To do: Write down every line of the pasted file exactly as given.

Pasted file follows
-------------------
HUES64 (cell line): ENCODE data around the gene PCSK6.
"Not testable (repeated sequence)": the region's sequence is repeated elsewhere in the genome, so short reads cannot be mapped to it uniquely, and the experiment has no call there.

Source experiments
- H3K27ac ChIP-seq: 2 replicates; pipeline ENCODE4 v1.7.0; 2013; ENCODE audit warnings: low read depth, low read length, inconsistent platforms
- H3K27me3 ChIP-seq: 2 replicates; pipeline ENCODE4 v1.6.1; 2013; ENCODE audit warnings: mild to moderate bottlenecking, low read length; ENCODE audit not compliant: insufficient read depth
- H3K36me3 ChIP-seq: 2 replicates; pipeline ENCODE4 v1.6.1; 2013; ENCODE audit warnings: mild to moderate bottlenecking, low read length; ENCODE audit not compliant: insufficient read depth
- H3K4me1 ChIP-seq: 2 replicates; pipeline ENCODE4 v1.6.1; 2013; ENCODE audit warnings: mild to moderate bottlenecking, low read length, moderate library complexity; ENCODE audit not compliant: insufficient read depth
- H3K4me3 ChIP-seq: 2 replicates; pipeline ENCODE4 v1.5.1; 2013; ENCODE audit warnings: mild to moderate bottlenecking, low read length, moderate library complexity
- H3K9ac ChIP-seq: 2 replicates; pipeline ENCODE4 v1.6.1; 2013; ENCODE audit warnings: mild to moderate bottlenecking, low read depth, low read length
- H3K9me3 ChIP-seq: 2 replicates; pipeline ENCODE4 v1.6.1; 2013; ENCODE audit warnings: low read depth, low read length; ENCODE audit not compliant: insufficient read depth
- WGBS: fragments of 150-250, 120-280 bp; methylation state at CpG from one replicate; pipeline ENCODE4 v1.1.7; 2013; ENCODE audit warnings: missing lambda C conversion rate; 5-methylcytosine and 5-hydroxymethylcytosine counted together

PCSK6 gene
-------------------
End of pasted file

HUES64 (cell line): ENCODE data around the gene PCSK6.
"Not testable (repeated sequence)": the region's sequence is repeated elsewhere in the genome, so short reads cannot be mapped to it uniquely, and the experiment has no call there.

Source experiments
- H3K27ac ChIP-seq: 2 replicates; pipeline ENCODE4 v1.7.0; 2013; ENCODE audit warnings: low read depth, low read length, inconsistent platforms
- H3K27me3 ChIP-seq: 2 replicates; pipeline ENCODE4 v1.6.1; 2013; ENCODE audit warnings: mild to moderate bottlenecking, low read length; ENCODE audit not compliant: insufficient read depth
- H3K36me3 ChIP-seq: 2 replicates; pipeline ENCODE4 v1.6.1; 2013; ENCODE audit warnings: mild to moderate bottlenecking, low read length; ENCODE audit not compliant: insufficient read depth
- H3K4me1 ChIP-seq: 2 replicates; pipeline ENCODE4 v1.6.1; 2013; ENCODE audit warnings: mild to moderate bottlenecking, low read length, moderate library complexity; ENCODE audit not compliant: insufficient read depth
- H3K4me3 ChIP-seq: 2 replicates; pipeline ENCODE4 v1.5.1; 2013; ENCODE audit warnings: mild to moderate bottlenecking, low read length, moderate library complexity
- H3K9ac ChIP-seq: 2 replicates; pipeline ENCODE4 v1.6.1; 2013; ENCODE audit warnings: mild to moderate bottlenecking, low read depth, low read length
- H3K9me3 ChIP-seq: 2 replicates; pipeline ENCODE4 v1.6.1; 2013; ENCODE audit warnings: low read depth, low read length; ENCODE audit not compliant: insufficient read depth
- WGBS: fragments of 150-250, 120-280 bp; methylation state at CpG from one replicate; pipeline ENCODE4 v1.1.7; 2013; ENCODE audit warnings: missing lambda C conversion rate; 5-methylcytosine and 5-hydroxymethylcytosine counted together

PCSK6 gene